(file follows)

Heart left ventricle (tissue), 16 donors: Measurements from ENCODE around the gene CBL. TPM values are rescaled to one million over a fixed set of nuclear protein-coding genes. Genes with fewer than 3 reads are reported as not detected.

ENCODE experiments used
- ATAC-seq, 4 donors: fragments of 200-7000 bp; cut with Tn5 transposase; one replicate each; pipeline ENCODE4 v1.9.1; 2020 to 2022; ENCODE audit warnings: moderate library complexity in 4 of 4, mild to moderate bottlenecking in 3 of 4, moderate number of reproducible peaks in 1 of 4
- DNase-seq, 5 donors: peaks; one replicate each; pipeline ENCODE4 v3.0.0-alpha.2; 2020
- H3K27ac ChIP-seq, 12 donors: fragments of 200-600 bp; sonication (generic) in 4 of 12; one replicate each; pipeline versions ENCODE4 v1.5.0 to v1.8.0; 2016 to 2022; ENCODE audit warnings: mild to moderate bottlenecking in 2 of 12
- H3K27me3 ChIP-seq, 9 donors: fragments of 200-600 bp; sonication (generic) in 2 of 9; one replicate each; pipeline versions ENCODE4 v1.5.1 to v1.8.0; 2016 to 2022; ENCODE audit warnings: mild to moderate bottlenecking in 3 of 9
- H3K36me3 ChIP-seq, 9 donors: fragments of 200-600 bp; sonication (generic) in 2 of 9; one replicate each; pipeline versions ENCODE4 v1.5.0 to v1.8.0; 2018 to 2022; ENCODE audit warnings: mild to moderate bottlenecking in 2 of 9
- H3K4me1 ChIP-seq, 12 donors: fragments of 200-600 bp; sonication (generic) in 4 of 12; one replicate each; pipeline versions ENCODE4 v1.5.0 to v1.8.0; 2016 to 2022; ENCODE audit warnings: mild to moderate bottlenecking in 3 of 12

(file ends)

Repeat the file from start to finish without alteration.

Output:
Heart left ventricle (tissue), 16 donors: Measurements from ENCODE around the gene CBL. TPM values are rescaled to one million over a fixed set of nuclear protein-coding genes. Genes with fewer than 3 reads are reported as not detected.

ENCODE experiments used
- ATAC-seq, 4 donors: fragments of 200-7000 bp; cut with Tn5 transposase; one replicate each; pipeline ENCODE4 v1.9.1; 2020 to 2022; ENCODE audit warnings: moderate library complexity in 4 of 4, mild to moderate bottlenecking in 3 of 4, moderate number of reproducible peaks in 1 of 4
- DNase-seq, 5 donors: peaks; one replicate each; pipeline ENCODE4 v3.0.0-alpha.2; 2020
- H3K27ac ChIP-seq, 12 donors: fragments of 200-600 bp; sonication (generic) in 4 of 12; one replicate each; pipeline versions ENCODE4 v1.5.0 to v1.8.0; 2016 to 2022; ENCODE audit warnings: mild to moderate bottlenecking in 2 of 12
- H3K27me3 ChIP-seq, 9 donors: fragments of 200-600 bp; sonication (generic) in 2 of 9; one replicate each; pipeline versions ENCODE4 v1.5.1 to v1.8.0; 2016 to 2022; ENCODE audit warnings: mild to moderate bottlenecking in 3 of 9
- H3K36me3 ChIP-seq, 9 donors: fragments of 200-600 bp; sonication (generic) in 2 of 9; one replicate each; pipeline versions ENCODE4 v1.5.0 to v1.8.0; 2018 to 2022; ENCODE audit warnings: mild to moderate bottlenecking in 2 of 9
- H3K4me1 ChIP-seq, 12 donors: fragments of 200-600 bp; sonication (generic) in 4 of 12; one replicate each; pipeline versions ENCODE4 v1.5.0 to v1.8.0; 2016 to 2022; ENCODE audit warnings: mild to moderate bottlenecking in 3 of 12